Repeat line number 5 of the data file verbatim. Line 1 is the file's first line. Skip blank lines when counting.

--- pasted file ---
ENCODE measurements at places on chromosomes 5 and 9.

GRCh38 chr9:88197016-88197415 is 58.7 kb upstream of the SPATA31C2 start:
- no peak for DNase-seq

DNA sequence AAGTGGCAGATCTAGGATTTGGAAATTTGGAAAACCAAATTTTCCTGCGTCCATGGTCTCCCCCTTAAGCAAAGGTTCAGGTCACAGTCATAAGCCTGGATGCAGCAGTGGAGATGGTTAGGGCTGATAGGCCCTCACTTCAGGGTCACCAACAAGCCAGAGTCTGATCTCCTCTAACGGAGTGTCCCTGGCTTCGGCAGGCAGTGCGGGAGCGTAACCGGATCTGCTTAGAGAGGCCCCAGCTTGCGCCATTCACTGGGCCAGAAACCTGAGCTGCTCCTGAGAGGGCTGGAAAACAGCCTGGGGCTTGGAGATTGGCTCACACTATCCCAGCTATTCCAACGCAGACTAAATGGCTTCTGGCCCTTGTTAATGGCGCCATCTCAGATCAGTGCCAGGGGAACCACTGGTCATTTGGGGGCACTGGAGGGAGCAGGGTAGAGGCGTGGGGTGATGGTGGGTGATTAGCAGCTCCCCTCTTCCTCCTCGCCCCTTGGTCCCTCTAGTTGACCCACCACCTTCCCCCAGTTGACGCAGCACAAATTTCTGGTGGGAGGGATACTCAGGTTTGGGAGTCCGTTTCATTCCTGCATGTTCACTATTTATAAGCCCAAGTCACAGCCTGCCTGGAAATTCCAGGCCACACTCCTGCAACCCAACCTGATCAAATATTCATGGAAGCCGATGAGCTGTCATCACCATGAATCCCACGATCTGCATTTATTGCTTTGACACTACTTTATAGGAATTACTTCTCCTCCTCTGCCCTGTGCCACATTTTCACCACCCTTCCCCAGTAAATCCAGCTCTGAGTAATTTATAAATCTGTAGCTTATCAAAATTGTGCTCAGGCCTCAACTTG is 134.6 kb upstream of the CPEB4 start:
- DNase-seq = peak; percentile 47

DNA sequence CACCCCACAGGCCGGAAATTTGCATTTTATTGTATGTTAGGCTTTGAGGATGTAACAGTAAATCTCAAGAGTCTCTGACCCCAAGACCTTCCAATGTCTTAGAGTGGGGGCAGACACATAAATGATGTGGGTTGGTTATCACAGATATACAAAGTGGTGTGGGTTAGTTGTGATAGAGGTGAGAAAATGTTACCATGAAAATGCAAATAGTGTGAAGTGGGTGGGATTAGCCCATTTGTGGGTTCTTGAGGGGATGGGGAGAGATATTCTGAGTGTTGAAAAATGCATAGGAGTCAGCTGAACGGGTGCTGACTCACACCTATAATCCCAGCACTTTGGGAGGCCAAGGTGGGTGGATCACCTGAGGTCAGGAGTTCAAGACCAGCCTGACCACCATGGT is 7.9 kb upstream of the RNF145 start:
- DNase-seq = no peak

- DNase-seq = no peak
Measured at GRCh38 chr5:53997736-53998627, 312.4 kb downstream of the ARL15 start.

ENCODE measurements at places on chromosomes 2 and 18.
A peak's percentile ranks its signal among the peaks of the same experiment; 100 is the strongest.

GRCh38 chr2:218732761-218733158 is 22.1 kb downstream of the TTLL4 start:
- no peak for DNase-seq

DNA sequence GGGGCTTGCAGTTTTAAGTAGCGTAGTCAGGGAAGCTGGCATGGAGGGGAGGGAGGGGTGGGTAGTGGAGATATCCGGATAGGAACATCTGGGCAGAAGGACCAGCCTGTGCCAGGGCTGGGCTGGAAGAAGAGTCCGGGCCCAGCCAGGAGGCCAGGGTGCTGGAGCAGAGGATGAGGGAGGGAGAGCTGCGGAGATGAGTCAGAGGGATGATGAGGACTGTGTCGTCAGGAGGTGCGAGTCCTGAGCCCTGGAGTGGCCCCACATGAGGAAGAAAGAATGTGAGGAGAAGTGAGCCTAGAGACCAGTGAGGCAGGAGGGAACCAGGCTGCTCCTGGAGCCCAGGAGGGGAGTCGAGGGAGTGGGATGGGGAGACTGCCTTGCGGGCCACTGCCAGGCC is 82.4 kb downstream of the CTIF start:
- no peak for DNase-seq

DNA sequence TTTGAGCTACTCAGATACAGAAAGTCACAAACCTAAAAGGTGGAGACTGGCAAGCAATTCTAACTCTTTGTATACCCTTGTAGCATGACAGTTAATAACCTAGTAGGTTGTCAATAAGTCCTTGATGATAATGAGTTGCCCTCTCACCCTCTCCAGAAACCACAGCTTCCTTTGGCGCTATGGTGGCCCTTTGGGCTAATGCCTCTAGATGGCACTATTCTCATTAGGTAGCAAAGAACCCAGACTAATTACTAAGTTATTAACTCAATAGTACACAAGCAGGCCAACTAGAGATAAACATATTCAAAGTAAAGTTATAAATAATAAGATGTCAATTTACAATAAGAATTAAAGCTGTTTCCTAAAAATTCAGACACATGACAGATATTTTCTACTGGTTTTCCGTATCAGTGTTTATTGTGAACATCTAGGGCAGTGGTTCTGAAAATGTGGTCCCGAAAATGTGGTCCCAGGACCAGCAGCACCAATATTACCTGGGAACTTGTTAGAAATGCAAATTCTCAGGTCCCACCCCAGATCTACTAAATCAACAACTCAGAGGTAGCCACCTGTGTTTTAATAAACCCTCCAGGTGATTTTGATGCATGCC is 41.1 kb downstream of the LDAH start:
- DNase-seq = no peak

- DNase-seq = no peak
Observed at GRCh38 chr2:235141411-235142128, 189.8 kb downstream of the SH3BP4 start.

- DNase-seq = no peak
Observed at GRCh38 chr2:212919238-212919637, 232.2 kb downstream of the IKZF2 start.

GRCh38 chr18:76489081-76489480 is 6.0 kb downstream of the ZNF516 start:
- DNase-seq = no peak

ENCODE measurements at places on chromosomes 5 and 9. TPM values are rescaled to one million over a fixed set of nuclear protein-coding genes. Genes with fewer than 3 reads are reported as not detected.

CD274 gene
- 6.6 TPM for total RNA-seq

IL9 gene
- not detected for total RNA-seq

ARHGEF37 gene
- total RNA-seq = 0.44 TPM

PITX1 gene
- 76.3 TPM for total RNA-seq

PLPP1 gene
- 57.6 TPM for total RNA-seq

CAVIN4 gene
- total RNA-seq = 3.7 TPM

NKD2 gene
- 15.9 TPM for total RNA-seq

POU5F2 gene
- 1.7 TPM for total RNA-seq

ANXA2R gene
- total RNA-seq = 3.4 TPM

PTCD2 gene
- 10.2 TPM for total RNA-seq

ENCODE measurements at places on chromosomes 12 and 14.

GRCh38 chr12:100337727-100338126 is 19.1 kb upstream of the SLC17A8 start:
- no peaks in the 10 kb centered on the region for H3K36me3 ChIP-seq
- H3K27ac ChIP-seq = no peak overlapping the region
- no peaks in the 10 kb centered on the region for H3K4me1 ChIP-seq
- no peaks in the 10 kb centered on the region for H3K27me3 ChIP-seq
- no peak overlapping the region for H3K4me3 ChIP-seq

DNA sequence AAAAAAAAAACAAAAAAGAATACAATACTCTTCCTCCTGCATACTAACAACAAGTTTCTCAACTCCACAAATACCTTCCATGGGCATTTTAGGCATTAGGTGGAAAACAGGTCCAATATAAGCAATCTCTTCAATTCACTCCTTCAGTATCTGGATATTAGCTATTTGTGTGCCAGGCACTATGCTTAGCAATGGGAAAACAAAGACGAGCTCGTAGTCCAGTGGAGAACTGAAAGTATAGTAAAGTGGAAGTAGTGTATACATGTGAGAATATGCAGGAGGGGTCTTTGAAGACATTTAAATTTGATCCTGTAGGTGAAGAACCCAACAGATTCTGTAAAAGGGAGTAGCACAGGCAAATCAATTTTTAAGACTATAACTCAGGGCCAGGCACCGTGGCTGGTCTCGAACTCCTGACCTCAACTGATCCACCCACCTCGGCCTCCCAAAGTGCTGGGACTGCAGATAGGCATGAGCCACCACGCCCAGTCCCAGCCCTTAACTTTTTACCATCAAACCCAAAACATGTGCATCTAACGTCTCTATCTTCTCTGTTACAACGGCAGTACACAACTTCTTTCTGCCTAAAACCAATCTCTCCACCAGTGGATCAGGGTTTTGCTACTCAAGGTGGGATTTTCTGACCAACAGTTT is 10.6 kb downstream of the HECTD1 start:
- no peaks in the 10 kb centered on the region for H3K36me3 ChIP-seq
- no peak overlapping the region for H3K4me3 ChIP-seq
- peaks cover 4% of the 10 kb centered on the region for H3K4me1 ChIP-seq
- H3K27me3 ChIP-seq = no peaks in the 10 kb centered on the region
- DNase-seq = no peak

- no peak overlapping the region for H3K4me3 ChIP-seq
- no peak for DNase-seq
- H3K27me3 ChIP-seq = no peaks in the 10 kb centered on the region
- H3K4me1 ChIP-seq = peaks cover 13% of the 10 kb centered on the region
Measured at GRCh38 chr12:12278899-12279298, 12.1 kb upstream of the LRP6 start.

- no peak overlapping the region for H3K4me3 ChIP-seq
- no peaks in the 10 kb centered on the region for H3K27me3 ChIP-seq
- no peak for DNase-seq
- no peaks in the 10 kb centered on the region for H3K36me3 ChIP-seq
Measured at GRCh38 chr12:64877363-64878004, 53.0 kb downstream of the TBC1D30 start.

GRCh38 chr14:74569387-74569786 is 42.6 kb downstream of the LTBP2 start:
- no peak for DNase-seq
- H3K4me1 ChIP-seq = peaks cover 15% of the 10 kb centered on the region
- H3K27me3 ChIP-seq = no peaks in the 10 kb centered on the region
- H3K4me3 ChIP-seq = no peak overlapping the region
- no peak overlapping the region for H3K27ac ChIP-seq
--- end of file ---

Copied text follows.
- DNase-seq = peak; percentile 47